Summary: In what ways does God use suffering in the life of a Christian? Maybe this lesson can help you think about how God may work when you are suffering.

I would like to follow up on the last sermon that I preached on the problem of evil and where I attempted to show why the unbeliever should not be using the idea of evil as an excuse to reject God. In spite of what the unbeliever may think about God or try to accuse Him of, God has a morally sufficient reason to allow things that the world views as evil. NO matter what they may believe, it does not change the fact that they will have to give an account for the evil that they have done against God when they die or when Christ returns.

In this lesson, I would like to change gears and ask the question, “What about us?” We may understand why God allows suffering in a lost and evil world, but why does he allow us, His elect, His holy nation and priesthood, His beloved children to suffer?”

I think it is safe to say that it is at times easier to serve, worship, and be grateful to God when we are on the mountain top; when things are going well for us. We have a good job. We are able to pay all the bills. We are healthy. We have brothers and sisters in Christ that encourage us. Our families are growing spiritually. At these times of comfort, it is a lot easier to praise and give thanks to the Lord for how He is working in our lives.

But what about when we are at our lowest points in life, how do we respond to God then? How do we respond to the suffering, sorrow, heartache, financial hardship, temptation and sin, and death that He allows to come upon us and our families as His children? At these times it may be hard to feel blessed by the Lord. It may be hard to give thanks to Him and praise Him for His goodness and kindness towards us in Christ. We find it difficult to do as James says in chapter 1 of his epistle to count it all joy whenever we go through trials.

But the fact is, God is on His thrown just as much during these times than when things are going well. The God who is the God of the mountain tops of our lives is also the God of the Valleys. He is working, no matter how hard that may be to believe. We must get it firm into our minds that if we are the people of God, He promises that HE WILL NEVER LEAVE US NOR FORSAKE US (Heb 13:5). There is nothing that happens to us that God does not have control over. It only happens because God allows it to happen.

So why is it that these things happen? Why does God allow them, and how is God working in them? These are questions that have been asked by the people of God for thousands of years. Job, David, Asaph in psalm 73, and so many others have asked these questions, including you and me. And the truth is that we don’t know 100% for sure exactly how God is working in us when we go through trying times. It is usually not till months or years down the line before we can see how God had been providentially working in our lives. This is what makes it difficult for us as we are suffering and going through trials in our lives.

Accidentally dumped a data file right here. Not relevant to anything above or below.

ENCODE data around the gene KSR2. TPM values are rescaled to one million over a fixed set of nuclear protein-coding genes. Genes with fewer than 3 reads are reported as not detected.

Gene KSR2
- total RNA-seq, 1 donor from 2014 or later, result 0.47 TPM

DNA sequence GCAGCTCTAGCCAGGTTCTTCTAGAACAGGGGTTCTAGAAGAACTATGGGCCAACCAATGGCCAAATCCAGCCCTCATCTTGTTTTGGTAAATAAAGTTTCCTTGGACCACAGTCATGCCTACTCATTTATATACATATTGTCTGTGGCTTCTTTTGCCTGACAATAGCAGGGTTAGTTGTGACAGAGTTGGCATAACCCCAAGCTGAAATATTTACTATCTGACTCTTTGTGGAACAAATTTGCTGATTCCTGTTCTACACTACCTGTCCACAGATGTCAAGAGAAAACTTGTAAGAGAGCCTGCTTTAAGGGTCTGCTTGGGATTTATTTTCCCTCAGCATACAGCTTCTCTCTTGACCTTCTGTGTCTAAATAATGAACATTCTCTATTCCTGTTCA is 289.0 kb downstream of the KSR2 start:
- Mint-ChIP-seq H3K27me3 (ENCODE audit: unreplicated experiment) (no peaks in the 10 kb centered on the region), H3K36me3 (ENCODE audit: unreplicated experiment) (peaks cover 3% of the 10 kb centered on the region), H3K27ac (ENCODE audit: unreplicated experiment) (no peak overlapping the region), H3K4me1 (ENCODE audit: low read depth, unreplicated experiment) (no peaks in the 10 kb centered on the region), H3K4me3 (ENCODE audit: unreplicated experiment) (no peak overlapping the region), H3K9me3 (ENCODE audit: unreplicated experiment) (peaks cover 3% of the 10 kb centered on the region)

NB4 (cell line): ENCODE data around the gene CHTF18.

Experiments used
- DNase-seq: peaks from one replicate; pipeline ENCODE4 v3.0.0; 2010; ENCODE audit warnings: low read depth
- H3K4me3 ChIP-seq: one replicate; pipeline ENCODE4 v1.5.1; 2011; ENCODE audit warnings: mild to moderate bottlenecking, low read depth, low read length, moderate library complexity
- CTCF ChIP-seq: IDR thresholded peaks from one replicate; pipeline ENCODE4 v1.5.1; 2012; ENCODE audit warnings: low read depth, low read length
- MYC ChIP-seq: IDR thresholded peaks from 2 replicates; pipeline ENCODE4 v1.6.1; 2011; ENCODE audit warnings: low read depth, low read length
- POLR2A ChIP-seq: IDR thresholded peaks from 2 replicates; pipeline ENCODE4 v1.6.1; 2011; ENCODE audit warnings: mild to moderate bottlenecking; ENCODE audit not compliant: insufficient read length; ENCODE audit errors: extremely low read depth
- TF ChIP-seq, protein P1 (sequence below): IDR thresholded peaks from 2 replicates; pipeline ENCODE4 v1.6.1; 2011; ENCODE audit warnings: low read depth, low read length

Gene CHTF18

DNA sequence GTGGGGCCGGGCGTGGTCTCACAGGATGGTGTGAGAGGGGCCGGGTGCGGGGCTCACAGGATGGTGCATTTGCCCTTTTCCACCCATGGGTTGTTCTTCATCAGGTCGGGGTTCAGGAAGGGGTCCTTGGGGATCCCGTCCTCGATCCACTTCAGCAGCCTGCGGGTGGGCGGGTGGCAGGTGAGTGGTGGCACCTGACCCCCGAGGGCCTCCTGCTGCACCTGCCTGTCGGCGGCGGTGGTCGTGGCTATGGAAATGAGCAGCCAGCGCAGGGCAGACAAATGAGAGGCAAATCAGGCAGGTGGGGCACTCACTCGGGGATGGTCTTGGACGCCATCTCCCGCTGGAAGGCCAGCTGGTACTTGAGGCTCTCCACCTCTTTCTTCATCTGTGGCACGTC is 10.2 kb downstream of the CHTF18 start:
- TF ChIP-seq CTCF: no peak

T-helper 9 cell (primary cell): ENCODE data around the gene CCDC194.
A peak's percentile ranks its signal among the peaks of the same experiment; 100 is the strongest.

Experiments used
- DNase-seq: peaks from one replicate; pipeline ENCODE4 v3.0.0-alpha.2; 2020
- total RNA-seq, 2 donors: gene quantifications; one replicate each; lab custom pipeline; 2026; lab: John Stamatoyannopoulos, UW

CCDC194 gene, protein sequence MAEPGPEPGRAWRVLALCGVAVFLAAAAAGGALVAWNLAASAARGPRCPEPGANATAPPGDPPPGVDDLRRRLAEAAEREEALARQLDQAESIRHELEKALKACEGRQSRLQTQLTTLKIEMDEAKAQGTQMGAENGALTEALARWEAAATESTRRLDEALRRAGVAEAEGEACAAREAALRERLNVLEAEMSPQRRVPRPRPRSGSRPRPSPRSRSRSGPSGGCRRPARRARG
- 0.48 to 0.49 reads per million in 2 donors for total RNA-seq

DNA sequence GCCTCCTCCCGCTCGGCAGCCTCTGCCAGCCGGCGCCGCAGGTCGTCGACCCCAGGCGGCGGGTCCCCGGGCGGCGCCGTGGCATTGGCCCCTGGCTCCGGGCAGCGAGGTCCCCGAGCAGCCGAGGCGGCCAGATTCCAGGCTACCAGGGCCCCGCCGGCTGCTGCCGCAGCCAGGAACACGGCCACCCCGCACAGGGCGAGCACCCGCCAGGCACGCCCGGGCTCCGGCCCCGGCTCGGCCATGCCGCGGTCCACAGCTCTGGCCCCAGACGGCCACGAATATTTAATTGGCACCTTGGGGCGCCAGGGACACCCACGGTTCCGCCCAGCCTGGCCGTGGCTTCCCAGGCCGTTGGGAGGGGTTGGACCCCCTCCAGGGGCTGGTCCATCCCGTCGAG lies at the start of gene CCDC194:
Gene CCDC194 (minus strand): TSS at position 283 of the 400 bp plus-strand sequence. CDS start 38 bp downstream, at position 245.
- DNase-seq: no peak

As Christians, our hopes and faith does not rest on what we have here. Sometimes it takes going through trials for us to understand this. Scripture tells us that we should not feel at home here. We are first and foremost citizens not of this country and world, but of Heaven. We are citizens of God’s kingdom! We are pilgrims and sojourners here. Peter writes, “Beloved, I beg you as sojourners and pilgrims, abstain from fleshly lusts which war against the soul” (1 Peter 2:11). We are on our way home in this life. This world is NOT our home. God has something better prepared for us. And many times in life we tend to lose sight of this. Sometimes it takes traumatic experiences to remind us of this truth.


Just think of how life would be if there was no suffering. No one would want to leave this temporary world. Everything would be so great, that heaven would be an afterthought. We wouldn’t long for it as we should. All of our hopes would rest on what we have here instead of what lays before us in our eternal home. We would all wait until the final years of our lives to really get serious about the afterlife. No one would desire the “eternal” home, and therefore prepare themselves for it. But the affairs of this life are so ordered that the world soon loses its attraction.

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